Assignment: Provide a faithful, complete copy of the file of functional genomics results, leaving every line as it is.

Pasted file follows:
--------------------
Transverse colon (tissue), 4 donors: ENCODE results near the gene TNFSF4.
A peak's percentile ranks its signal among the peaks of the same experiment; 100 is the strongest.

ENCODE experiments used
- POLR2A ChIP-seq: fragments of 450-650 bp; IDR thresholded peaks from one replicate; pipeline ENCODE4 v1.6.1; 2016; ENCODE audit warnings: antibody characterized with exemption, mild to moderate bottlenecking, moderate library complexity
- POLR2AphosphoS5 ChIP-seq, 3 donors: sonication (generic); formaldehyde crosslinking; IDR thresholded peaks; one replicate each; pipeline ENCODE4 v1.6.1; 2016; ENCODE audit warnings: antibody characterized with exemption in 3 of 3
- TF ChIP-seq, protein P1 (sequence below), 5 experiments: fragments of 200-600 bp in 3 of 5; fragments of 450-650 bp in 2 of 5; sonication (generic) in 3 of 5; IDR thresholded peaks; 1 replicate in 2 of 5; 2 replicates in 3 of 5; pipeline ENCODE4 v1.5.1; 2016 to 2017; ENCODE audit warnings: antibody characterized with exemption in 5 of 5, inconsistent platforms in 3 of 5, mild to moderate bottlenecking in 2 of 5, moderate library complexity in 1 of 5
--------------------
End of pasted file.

Transverse colon (tissue), 4 donors: ENCODE results near the gene TNFSF4.
A peak's percentile ranks its signal among the peaks of the same experiment; 100 is the strongest.

ENCODE experiments used
- POLR2A ChIP-seq: fragments of 450-650 bp; IDR thresholded peaks from one replicate; pipeline ENCODE4 v1.6.1; 2016; ENCODE audit warnings: antibody characterized with exemption, mild to moderate bottlenecking, moderate library complexity
- POLR2AphosphoS5 ChIP-seq, 3 donors: sonication (generic); formaldehyde crosslinking; IDR thresholded peaks; one replicate each; pipeline ENCODE4 v1.6.1; 2016; ENCODE audit warnings: antibody characterized with exemption in 3 of 3
- TF ChIP-seq, protein P1 (sequence below), 5 experiments: fragments of 200-600 bp in 3 of 5; fragments of 450-650 bp in 2 of 5; sonication (generic) in 3 of 5; IDR thresholded peaks; 1 replicate in 2 of 5; 2 replicates in 3 of 5; pipeline ENCODE4 v1.5.1; 2016 to 2017; ENCODE audit warnings: antibody characterized with exemption in 5 of 5, inconsistent platforms in 3 of 5, mild to moderate bottlenecking in 2 of 5, moderate library complexity in 1 of 5